17 N. Wenatchee Ave
Wenatchee, WA, 98801
Doors 7:00 PM / Show 8:00 PM
With a palate for stratospheric anthems, a penchant for charismatic storytelling, and vocal harmonies that could tame the wildest of animals, Eternal Fair is turning heads all over the Pacific Northwest with their brand of psych-prog-pop rock. Their debut full-length album, The Horse That Carries The Wheel, has quickly garnered praise from critics. The Stranger’s Sean Jewell said of THTCTW, ”…Andrew Vait is a studied vocalist whose music is built on an armature of dreamy folk rock, but whose jazz proclivities, and vocal gifts, push his work to conceptual/rock opera heights. THTCTW lets its freak flag fly by bringing a backline of keys to the forefront which…makes listening comprable to getting punched in the aural gut after Vait’s got you looking up.” Lemonade Magazine rated THTCTW 5 out of 5 stars and advised, “Eternal Fair is sure to find incredible success from their debut album. This band is doing all the right things to make it big, not only in Seattle, but worldwide. Now is the time to hop on the Eternal Fair bandwagon.” Influenced by the likes of My Morning Jacket, Sigur Ros, Jeff Buckley, and Pink Floyd, singer/songwriter Andrew Vait’s compositions and musicianship, along with the talents of bassist Chris Jones and drummer Daniel Nash, seamlessly weave vintage soul with modern funk, psychedelic rock with lyrical pop, the sophistication of jazz and the nostalgia of folk.
We grew up in a place where we had to drive 75 miles to get to the next town, and that town had a population of 4000. Five years old, looking out the car window for two hours. Wide open space, mountains across the ocean, mountains across the tundra. The tops touch the clouds, the sky isn't far away. Everything is bigger and older than four people in a four person subaru wagon. 18 years old, writing songs on a bluff overlooking the Alaska Range. The rivers run south through the mountains, towards the ocean.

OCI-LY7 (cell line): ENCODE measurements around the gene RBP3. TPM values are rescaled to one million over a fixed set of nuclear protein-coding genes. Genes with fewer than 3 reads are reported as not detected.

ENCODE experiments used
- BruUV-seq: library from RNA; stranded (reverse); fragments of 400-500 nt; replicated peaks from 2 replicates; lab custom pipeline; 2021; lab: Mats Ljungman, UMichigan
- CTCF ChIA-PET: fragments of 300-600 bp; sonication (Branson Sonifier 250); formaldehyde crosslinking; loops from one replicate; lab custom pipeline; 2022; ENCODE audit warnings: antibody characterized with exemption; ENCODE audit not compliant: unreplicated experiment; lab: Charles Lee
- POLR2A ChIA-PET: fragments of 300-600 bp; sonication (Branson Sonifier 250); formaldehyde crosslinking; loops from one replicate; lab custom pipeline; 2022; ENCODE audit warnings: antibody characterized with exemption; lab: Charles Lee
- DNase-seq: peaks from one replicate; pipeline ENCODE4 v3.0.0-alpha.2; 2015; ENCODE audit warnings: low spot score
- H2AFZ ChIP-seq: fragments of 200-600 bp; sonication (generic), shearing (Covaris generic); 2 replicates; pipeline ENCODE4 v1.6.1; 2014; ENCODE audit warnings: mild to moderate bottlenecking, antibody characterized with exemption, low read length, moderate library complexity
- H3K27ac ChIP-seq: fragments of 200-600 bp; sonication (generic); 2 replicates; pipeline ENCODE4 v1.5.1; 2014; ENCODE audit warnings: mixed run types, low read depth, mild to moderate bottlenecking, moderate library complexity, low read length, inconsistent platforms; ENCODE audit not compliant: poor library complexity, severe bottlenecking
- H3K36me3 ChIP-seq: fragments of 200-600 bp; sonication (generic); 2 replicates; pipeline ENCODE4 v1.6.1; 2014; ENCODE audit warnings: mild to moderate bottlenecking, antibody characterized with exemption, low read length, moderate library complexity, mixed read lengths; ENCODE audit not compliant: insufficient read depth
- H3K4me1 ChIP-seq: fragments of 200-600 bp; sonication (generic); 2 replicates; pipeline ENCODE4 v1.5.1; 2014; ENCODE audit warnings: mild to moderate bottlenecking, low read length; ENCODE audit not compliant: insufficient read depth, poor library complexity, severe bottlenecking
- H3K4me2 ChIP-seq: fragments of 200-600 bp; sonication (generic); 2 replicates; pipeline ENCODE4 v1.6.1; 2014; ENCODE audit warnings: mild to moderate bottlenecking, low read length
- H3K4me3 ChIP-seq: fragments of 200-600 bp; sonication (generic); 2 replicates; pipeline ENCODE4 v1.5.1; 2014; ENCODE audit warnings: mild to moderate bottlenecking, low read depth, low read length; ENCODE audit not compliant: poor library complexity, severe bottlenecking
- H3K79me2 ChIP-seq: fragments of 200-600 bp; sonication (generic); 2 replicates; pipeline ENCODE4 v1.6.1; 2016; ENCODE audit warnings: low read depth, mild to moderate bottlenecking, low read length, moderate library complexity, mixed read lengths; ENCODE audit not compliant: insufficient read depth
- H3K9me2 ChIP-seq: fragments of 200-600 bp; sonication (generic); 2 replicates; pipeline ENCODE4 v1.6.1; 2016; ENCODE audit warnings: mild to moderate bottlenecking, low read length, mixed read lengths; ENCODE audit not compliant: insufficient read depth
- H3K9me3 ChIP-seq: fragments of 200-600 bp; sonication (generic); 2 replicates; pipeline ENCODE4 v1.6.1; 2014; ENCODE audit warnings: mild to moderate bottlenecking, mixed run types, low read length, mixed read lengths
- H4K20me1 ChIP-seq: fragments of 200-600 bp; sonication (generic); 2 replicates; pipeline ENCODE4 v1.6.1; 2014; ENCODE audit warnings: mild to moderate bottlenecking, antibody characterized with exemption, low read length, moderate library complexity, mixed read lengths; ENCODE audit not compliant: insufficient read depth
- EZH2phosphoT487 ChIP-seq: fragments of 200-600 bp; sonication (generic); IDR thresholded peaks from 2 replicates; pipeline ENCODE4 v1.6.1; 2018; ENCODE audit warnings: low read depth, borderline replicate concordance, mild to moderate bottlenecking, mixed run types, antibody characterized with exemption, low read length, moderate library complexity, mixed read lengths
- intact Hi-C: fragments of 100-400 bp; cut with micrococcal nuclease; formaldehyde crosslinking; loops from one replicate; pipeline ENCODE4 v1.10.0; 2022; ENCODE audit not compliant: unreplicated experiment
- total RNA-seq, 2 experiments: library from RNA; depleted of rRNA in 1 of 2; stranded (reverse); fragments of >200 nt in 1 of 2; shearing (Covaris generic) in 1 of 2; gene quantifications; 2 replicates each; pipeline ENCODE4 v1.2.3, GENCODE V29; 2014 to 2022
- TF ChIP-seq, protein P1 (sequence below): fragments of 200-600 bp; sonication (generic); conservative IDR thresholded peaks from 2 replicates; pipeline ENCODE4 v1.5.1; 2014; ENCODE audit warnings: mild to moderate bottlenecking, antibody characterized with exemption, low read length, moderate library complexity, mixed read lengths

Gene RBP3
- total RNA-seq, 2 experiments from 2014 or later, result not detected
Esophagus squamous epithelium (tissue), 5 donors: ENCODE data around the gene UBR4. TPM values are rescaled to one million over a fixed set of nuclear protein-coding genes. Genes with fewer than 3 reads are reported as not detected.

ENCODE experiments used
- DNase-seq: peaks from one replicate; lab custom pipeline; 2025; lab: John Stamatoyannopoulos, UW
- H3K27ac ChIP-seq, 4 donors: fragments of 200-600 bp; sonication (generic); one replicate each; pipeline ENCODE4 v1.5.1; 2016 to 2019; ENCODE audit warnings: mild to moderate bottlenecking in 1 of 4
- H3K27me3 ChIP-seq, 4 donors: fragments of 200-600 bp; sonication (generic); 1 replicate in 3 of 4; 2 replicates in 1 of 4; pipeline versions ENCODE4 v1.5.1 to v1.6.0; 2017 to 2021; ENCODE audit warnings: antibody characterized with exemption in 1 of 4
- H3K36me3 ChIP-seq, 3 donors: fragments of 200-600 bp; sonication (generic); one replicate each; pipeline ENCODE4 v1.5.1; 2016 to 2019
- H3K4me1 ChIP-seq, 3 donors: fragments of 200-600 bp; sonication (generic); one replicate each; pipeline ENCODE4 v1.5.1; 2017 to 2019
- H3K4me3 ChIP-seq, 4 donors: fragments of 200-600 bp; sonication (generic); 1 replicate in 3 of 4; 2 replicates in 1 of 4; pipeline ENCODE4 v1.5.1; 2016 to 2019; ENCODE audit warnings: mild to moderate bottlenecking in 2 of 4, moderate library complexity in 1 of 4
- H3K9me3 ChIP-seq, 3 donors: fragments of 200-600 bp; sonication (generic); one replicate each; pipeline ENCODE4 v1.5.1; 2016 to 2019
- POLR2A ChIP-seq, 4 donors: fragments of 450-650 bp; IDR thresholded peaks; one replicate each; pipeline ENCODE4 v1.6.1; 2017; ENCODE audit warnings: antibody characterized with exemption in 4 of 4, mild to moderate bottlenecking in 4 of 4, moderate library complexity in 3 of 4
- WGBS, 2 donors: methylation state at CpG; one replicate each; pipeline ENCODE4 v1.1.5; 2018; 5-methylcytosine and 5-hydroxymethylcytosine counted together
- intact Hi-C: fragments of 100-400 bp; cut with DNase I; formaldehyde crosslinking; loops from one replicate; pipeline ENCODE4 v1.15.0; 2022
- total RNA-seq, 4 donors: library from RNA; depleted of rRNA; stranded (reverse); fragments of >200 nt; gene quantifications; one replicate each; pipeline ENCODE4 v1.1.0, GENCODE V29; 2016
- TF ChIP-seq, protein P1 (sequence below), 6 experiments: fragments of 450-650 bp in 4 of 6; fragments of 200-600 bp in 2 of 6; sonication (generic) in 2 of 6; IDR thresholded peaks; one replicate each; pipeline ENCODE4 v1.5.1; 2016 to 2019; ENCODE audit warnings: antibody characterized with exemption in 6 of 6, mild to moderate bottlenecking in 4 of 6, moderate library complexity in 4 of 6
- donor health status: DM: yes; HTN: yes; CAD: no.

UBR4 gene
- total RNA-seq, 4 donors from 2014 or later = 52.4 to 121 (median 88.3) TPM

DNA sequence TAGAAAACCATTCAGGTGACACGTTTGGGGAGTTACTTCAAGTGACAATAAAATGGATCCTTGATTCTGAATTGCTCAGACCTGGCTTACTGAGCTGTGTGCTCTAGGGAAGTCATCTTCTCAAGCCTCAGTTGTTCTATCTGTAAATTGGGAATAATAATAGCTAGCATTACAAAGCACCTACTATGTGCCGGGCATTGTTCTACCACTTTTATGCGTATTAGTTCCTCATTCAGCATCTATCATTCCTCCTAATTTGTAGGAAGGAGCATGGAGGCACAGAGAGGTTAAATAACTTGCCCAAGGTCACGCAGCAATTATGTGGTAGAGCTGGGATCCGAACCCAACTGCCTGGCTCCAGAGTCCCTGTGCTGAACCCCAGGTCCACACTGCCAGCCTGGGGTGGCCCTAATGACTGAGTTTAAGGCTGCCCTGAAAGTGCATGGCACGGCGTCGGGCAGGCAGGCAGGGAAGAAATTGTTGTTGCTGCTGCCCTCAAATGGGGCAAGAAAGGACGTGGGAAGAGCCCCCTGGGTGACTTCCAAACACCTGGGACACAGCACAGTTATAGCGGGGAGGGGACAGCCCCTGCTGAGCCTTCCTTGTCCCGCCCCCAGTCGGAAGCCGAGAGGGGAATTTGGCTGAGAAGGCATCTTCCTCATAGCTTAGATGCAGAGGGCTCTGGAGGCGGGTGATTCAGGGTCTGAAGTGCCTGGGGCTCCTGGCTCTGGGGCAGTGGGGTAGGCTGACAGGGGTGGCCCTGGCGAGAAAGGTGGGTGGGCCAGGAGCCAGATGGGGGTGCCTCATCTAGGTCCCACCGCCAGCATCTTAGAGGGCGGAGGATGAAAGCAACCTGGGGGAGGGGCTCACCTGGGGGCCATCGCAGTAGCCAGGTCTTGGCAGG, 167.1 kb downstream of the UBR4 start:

Drinking beers by a bonfire and talking about playing music, about moving to Portland. 19 years old, getting in the car with the guitars, singing songs and driving south-bound down the Alcan highway.
There's something about growing up in a place that's so much bigger than any one person that gives you an appreciation for the grand scope of existence. And when it's night and there's five feet of snow outside and you and your friends are gathered around a cast iron stove in the middle of a yurt playing guitars, singing, and drinking beer, you learn what it means to be a warm-blooded human living with other warm-blooded humans in a small space surrounded by cold dark nothing for miles around.
And when you're young, out of school, and you've lived your whole life in the same small town in Alaska, you have to get the hell out and go see what's going on elsewhere. Like Portland. Where a bunch of your favorite bands are from. On top of that, a jazz bass player that used to play with Miles Davis tells you it's the place to be. And then you find out that four of your friends from Alaska are already moving down there, and you decide to start a band with them just to see what happens, and it turns out to be something you're truly excited about. At least that's what happened to us.